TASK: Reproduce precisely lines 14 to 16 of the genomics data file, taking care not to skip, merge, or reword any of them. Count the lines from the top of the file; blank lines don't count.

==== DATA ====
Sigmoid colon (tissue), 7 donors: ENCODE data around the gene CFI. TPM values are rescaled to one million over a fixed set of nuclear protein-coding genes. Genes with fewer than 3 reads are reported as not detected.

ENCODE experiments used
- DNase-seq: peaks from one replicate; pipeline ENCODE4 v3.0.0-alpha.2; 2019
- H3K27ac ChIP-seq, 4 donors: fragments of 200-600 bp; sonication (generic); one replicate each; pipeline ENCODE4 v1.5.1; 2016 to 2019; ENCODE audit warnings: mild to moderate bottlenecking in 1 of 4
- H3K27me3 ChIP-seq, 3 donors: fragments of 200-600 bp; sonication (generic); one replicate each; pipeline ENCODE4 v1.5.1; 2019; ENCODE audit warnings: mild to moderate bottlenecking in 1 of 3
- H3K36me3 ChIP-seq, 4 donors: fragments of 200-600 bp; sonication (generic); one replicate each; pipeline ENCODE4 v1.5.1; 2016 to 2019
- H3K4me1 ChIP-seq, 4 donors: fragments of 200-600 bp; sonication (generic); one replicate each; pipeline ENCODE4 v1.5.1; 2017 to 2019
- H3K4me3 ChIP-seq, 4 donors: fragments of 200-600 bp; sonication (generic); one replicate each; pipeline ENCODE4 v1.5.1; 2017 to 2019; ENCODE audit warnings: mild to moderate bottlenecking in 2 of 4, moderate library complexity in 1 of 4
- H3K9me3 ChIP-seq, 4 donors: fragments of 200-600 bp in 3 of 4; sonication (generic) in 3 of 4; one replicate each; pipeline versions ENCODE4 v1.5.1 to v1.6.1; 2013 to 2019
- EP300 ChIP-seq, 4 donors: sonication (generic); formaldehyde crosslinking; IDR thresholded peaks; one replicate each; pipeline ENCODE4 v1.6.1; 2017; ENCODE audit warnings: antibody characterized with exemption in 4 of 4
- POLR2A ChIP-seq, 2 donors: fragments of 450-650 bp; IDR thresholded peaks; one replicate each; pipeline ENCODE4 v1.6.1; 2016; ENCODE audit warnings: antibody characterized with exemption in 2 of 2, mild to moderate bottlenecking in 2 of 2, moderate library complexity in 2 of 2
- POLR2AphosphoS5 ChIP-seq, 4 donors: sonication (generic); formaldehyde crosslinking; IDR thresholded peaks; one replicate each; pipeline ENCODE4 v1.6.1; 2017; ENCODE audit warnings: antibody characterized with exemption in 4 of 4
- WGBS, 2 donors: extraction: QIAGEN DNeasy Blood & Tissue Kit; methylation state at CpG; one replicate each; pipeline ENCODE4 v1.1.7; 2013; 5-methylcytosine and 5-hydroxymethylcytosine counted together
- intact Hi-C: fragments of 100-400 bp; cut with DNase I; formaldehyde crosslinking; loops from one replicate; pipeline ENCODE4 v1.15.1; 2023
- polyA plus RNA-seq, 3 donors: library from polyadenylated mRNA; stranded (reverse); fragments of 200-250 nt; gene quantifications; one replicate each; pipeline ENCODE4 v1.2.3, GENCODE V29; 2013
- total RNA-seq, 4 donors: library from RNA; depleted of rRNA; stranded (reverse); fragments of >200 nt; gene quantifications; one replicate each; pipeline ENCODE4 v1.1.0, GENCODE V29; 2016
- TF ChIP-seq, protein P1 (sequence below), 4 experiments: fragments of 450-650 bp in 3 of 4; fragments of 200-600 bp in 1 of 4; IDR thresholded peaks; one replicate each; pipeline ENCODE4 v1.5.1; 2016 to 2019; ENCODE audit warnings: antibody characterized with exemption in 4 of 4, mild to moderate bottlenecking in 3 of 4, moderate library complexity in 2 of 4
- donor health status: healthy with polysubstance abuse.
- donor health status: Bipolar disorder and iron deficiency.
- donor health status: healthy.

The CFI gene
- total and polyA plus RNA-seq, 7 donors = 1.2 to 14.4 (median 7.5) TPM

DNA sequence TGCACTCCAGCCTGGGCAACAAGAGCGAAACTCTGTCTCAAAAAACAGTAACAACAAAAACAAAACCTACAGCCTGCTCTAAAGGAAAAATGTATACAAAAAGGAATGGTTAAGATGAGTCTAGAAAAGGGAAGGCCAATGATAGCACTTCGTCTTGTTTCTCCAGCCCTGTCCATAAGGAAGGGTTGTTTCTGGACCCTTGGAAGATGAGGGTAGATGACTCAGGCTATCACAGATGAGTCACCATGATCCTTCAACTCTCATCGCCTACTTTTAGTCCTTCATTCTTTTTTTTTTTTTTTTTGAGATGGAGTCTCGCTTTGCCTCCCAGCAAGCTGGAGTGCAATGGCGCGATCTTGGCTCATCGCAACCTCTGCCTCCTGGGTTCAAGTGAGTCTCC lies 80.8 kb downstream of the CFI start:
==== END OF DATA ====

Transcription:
- intact Hi-C: fragments of 100-400 bp; cut with DNase I; formaldehyde crosslinking; loops from one replicate; pipeline ENCODE4 v1.15.1; 2023
- polyA plus RNA-seq, 3 donors: library from polyadenylated mRNA; stranded (reverse); fragments of 200-250 nt; gene quantifications; one replicate each; pipeline ENCODE4 v1.2.3, GENCODE V29; 2013
- total RNA-seq, 4 donors: library from RNA; depleted of rRNA; stranded (reverse); fragments of >200 nt; gene quantifications; one replicate each; pipeline ENCODE4 v1.1.0, GENCODE V29; 2016